Overcoming climate change"SBT for 1.5℃" target: Aiming for the world's most advanced energy system
Upgraded from “SBT for 2℃” target to “SBT for 1.5℃” target
As a mid-term target for the reduction of GHGs, inNovember 2020, the Kirin Group obtained approval from the international SBT initiative(SBTi) for a target under the new standards for an “SBT for 1.5℃.” The “SBT for 1.5℃” target has been developed in order to prevent irreversible global climate change. It is a science-based target (SBT) aimed at limiting the increase in the global average temperature to 1.5℃, compared with levels prior to the industrial revolution.
The Kirin Group was the first Japan food company to obtain approval for an “SBT for 2℃” target under the former standards in 2017. Now, we are the first Japanese food company to obtain an upgrade from an “SBT for 2℃” target to an “SBT for 1.5℃” target.
Although large-scale investment will be required to achieve this goal, the Kirin Group aims to implement measures to combat climate change that will be profit and loss neutral over the medium- to long-term, by introducing renewable energy, using the energy cost reduction benefits of energy conservation investments throughout the Group as funds.
Use of heat pumps in production processes
At five Kirin Brewery plants, we introduced heat pump systems for wastewater treatment facilities in 2019, thereby reducing GHG emissions by 2% (approximately 3,400 tons) from the previous year across Kirin Brewery as a whole. We will disseminate the knowledge gained through these efforts to each Group company as soon as possible to maximize the effects. Kirin Brewery has successfully reduced its GHG emissions by approximately 70% over the 25 years from 1990 to 2015, thanks to its leading technological capabilities in the global beer industry. Kirin Brewery is now taking on the challenge of applying even more technological innovations to achieve the Kirin Group’s GHG emission reduction target (Scope 1+2, 50%reduction by 2030 compared to 2019 levels).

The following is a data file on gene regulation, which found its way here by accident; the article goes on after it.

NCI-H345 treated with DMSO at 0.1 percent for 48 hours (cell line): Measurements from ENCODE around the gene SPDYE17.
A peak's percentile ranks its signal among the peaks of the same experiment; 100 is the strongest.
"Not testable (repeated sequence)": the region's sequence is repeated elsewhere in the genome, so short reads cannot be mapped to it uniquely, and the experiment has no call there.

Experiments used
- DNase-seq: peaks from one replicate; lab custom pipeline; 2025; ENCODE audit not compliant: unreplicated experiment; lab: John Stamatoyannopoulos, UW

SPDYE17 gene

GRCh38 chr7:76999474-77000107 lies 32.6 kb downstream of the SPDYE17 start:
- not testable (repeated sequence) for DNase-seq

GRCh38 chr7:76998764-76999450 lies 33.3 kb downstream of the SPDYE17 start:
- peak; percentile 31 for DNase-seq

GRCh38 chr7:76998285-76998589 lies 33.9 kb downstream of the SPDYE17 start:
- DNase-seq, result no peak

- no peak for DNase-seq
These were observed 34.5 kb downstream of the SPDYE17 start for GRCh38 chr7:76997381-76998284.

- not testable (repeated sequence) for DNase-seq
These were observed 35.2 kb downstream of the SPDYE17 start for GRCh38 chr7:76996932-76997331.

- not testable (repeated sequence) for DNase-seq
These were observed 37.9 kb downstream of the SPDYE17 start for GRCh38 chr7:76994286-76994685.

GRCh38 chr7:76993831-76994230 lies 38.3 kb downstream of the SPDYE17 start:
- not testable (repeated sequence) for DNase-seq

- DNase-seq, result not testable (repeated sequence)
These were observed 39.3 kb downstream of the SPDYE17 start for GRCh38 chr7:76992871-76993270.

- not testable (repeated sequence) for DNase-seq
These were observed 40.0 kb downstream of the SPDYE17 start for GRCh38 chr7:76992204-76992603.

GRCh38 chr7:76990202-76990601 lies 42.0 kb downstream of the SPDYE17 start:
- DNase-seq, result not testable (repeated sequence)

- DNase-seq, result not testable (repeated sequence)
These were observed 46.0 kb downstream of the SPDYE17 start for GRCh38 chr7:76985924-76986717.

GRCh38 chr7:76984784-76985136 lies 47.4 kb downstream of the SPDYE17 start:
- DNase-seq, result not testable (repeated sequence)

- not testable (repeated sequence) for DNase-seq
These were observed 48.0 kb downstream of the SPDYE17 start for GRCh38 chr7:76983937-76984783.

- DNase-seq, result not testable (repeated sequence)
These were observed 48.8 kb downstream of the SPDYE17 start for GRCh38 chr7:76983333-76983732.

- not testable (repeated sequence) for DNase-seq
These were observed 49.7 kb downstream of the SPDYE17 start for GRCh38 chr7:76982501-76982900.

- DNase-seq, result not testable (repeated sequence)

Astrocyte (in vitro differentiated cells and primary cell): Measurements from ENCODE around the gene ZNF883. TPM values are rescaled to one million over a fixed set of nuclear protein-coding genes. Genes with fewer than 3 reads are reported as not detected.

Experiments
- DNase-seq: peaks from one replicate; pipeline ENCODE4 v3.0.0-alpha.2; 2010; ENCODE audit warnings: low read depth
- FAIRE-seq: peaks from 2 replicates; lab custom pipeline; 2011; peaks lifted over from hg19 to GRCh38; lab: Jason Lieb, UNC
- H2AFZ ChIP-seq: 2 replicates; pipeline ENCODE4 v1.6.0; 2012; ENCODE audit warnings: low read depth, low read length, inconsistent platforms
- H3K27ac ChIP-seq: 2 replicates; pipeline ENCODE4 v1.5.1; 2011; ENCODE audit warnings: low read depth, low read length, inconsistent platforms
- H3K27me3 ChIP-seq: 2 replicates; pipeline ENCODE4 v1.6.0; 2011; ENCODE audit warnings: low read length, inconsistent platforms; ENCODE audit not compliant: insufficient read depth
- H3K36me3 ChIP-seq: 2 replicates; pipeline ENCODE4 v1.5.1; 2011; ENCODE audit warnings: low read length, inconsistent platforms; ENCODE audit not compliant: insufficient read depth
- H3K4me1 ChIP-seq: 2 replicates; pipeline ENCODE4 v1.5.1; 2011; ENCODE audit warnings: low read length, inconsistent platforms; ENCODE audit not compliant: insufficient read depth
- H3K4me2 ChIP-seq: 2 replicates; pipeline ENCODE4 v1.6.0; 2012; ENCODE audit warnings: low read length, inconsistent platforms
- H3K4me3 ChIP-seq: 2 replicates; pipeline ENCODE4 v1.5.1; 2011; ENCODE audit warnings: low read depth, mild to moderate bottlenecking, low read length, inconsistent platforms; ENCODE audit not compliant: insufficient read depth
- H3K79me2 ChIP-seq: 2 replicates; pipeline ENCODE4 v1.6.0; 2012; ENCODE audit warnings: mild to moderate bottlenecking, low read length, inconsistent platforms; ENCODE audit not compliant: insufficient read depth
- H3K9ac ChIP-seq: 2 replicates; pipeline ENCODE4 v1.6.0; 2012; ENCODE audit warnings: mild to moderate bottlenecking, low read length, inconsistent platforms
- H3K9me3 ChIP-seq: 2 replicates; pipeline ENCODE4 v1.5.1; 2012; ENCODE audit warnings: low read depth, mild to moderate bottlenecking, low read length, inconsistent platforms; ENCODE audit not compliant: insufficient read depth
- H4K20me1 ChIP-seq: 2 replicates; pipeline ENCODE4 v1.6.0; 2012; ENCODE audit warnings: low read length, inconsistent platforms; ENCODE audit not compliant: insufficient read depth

As a means to achieve this, Kirin Brewery is aiming to shift its energy sources from fossil fuels to electric power. Kirin Brewery currently uses both electric power and fossil fuels as energy sources at breweries. Comparatively, the largest amount of GHG emissions comes from fossil fuels, which we use to generate heat. Therefore, in order to reduce GHG emissions, we need to improve energy efficiency and reduce the amount of energy consumption. At the same time, we believe that shifting the energy mix to electric power, and, furthermore, using electricity generated by renewable energy sources are the most effective ways of reducing GHG emissions.
Heat pump systems are a key technology for reducing GHG emissions. We have been able to both save energy and shift to electric power by installing heat pump systems. Simply installing equipment, however, will not necessarily produce results.
Before installation, it is essential to analyze the entire heat flow of the production process and optimize it through advanced designs. The Kirin Group has accumulated leading engineering technologies, and Kirin Brewery made use of that experience while aiming to put in place a production system that realizes the world’s lowest amount of GHG emissions.
We have begun introducing heat pumps at wastewater treatment plants. We treat wastewater with microorganisms, and keep the temperature of wastewater constant in order to maintain the activity of microorganisms. In the past, we used steam for heating in winter when the water temperature was low, and released the water in a warm condition after microorganism treatment. By introducing a heat pump system, we can recover waste heat from discharging water and reuse the heat in the heating process before the microorganism treatment. This initiative enables us to eliminate the use of steam, contributing to a reduction in GHG emissions. In the future, we will expand the use of heat pumps in other processes such as cleaning and sterilization.
The Kirin Group will continue leveraging its technological strengths to take on the challenge of creating the world’s best energy system.